The Impact of Stochastic Heat Fluxes on Sea Surface Temperature Variability and Atmosphere-Ocean Coupling

Philip Sura

In this talk we study the impact of rapidly-varying (effectively stochastic) sea surface heat fluxes on sea surface temperature (SST) variability and atmosphere-ocean coupling. As stressed by many previous investigators, the clear separation between the dynamical timescales of the ocean and atmosphere allows a simple paradigm for much air-sea interaction in which the rapidly varying component of surface heat fluxes is approximated by a stochastic term. In many previous studies this stochastic heat flux term is approximated by Gaussian white-noise with fixed variance (that is, additive noise). However, as shown from first principles, this stochastic heat flux term depends upon not only the fast atmosphere but also upon the slow ocean. Such state-dependent (multiplicative) noise can alter the dynamics of SST variability and atmosphere-ocean coupling because it induces an additional heat flux term (the noise-induced drift).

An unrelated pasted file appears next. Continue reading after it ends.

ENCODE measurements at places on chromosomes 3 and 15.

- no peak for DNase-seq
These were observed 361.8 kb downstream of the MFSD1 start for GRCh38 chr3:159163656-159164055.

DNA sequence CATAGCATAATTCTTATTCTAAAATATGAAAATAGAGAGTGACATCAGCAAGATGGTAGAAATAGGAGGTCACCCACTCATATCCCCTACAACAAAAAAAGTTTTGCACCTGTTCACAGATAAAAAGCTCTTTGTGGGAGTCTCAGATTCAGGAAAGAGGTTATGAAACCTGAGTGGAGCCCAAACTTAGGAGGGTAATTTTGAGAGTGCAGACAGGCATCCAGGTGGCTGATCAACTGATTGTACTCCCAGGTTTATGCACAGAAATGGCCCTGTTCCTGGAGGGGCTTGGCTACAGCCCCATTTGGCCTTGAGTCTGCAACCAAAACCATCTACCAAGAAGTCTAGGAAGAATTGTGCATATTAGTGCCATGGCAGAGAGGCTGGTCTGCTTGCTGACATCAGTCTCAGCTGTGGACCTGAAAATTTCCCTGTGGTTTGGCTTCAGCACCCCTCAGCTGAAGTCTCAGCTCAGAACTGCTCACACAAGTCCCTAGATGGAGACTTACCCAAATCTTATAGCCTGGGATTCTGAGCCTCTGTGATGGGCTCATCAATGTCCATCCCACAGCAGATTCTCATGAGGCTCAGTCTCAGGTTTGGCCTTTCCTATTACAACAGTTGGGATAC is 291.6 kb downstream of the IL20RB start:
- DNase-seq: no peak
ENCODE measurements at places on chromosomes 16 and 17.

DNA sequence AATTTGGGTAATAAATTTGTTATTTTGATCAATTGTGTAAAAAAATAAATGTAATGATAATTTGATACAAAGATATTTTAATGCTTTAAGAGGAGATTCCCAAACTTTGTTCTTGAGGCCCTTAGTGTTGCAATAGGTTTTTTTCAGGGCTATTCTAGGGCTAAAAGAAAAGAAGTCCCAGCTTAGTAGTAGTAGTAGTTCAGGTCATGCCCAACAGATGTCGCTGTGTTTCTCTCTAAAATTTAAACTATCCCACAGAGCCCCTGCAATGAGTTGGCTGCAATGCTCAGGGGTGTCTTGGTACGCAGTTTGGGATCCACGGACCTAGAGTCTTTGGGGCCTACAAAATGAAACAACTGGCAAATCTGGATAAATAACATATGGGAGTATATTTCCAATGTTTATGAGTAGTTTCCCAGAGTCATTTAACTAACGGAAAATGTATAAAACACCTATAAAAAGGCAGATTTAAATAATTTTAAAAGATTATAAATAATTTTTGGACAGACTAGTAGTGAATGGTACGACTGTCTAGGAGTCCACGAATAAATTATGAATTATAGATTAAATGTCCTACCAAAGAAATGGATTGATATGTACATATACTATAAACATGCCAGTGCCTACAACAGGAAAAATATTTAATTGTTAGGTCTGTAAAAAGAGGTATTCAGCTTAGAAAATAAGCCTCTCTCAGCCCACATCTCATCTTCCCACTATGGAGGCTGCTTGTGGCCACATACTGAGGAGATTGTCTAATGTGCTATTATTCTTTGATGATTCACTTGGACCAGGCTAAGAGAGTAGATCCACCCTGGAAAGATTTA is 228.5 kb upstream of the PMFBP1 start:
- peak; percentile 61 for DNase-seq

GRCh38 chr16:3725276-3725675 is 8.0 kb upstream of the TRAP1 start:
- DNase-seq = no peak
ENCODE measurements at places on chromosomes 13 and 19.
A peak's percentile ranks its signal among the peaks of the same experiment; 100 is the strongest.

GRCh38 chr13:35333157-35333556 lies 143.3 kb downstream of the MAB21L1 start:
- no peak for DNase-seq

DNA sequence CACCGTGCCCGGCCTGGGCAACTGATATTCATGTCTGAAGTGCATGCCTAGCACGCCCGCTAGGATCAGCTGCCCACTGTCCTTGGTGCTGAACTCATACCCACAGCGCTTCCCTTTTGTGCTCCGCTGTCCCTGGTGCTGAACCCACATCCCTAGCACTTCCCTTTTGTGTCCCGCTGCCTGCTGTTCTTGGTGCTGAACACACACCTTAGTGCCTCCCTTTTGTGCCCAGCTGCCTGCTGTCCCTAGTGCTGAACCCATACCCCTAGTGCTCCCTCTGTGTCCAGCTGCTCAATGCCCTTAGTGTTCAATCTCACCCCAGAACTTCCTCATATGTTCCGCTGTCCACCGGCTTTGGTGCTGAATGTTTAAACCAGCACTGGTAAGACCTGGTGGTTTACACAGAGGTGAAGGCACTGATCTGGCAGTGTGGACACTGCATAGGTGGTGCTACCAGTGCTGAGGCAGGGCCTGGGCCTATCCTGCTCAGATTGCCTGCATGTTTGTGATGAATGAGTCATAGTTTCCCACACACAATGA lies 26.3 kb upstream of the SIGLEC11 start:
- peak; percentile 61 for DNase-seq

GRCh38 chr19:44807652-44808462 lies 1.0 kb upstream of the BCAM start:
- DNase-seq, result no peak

As a test of this hypothesis, daily observations at several Ocean Weather Stations are examined in a novel stochastic framework. The classical stochastic view with additive noise implies that SST (and air temperature; TAIR) anomalies obey a Gaussian distribution. However, the observations from Ocean Weather Stations reveal that probability distribution functions (PDFs) of daily averaged SST and TAIR anomalies are actually significantly non-Gaussian. It is shown that it is the state-dependent character of the rapidly-varying boundary-layer heat fluxes that appear to be responsible for the observed non-Gaussianity of SST and TAIR anomalies. It is concluded that the effect of state-dependent noise is crucial to understand and model SST variability and atmosphere-ocean coupling.

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